Summary …

When it came to winning the war against Hitler’s sophisticated propaganda machine, the BBC hit upon an ingenious idea: tell the unvarnished truth.

An academic trawl of the corporation’s archives has revealed that while the Nazi regime used puppet broadcasters such as William Joyce – nicknamed Lord Haw-Haw – to spin messages of German invincibility, the BBC was choosing to broadcast detailed news of Britain’s military setbacks.

Notable examples include the 27 November 1942 report of the German bombing of Toulon and the scuttling of the French fleet to avoid its capture, and the 6 April 1940 report – days before the invasion of Norway – of the sinking of 52 Norwegian ships by the German navy, resulting in the death of 392 people.

“It is fascinating to see how the BBC provided the German public with accurate information during the war and thereby began to re-educate individuals who had been living, willingly or unwillingly, with 12 years of Nazi propaganda,” she said.

“To be effective in exposing Nazi propaganda as lies and teach German listeners to become responsible citizens of a peaceful, unified Europe, the BBC German Service had to first gain their trust. Offering impartial news was therefore very important, even if it meant broadcasting information about Britain’s military setbacks. Listeners who heard these news bulletins were inclined to believe in Britain’s superior military strength. If the Allies could openly admit defeats, it was believed, they must be extremely confident, convinced of their eventual victory over Nazi Germany.”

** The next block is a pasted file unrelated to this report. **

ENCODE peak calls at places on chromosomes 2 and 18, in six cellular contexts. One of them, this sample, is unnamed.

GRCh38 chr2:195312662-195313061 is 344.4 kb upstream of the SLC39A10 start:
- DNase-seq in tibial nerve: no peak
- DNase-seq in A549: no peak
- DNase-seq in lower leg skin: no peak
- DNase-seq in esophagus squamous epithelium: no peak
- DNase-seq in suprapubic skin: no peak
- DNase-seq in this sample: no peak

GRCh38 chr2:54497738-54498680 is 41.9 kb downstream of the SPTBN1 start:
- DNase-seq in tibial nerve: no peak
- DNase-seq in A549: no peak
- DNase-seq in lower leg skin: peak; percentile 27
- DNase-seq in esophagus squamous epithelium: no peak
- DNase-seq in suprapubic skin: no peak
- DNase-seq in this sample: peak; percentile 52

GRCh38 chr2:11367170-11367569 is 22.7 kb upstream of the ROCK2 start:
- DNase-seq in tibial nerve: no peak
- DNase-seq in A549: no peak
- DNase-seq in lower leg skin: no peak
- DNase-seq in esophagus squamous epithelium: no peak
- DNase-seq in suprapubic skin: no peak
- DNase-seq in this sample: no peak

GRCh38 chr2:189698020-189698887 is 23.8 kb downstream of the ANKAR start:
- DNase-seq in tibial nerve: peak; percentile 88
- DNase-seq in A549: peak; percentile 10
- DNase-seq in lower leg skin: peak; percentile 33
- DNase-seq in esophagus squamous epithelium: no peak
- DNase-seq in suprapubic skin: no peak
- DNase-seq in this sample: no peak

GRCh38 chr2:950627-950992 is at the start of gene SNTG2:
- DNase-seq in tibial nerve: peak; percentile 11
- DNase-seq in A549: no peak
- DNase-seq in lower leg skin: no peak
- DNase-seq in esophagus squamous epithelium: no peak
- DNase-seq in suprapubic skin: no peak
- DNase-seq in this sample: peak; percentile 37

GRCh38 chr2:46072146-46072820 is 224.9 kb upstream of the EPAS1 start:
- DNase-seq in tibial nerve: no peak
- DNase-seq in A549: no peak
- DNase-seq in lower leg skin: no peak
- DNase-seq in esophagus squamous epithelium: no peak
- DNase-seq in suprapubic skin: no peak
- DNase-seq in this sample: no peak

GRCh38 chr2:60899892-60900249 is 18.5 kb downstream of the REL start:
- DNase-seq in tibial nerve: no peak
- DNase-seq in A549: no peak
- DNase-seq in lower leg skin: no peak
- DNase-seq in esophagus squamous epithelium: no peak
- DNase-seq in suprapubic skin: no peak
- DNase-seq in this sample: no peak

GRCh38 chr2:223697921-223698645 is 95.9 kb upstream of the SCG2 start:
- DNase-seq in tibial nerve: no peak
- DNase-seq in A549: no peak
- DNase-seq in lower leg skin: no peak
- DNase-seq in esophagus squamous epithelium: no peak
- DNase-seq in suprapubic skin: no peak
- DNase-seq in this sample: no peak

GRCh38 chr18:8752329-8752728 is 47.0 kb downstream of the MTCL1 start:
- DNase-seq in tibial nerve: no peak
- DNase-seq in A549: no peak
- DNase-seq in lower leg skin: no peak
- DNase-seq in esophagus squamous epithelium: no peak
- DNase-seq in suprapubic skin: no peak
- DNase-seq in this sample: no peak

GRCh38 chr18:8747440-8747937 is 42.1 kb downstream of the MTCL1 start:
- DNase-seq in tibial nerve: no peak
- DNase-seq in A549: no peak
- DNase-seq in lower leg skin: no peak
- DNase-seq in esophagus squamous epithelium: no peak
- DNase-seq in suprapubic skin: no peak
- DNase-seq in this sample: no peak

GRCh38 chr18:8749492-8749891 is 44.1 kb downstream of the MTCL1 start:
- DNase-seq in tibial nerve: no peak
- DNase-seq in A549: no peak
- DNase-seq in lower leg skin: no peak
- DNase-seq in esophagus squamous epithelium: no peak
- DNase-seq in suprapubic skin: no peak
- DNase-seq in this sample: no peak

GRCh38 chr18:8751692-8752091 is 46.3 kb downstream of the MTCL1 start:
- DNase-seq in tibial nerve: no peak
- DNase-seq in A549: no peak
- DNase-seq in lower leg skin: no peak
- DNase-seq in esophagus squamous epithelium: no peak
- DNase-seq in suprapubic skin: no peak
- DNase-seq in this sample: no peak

An internal BBC report on bulletins and programmes in Germany broadcast between 5 and 10 May 1941 observed: “Our certainty of victory is based on moral and material considerations. Our conviction of fighting for a just cause might perhaps be emphasised more frequently, not only in terms of social and economic reform, but also from a purely moral point of view. Conviction of victory based on superior industrial power may not for the moment convince the German listener, but accounts of work in factories and on farmers bring home to the Germans our growing production. There is too little said of the British attitude towards bombing: because we are certain of victory, we can stand plenty of bombing.”

One memo records: “Exaggeration, excitement, threats and extravagance in all forms were avoided. It was a trap into which the Russians were inclined to fall. There was evidence that Germans listened in large numbers to British news, but not to Russian. Several prosecutions had occurred in one day in one place in Germany recently and two of those convicted had been listening in public to the BBC.”.

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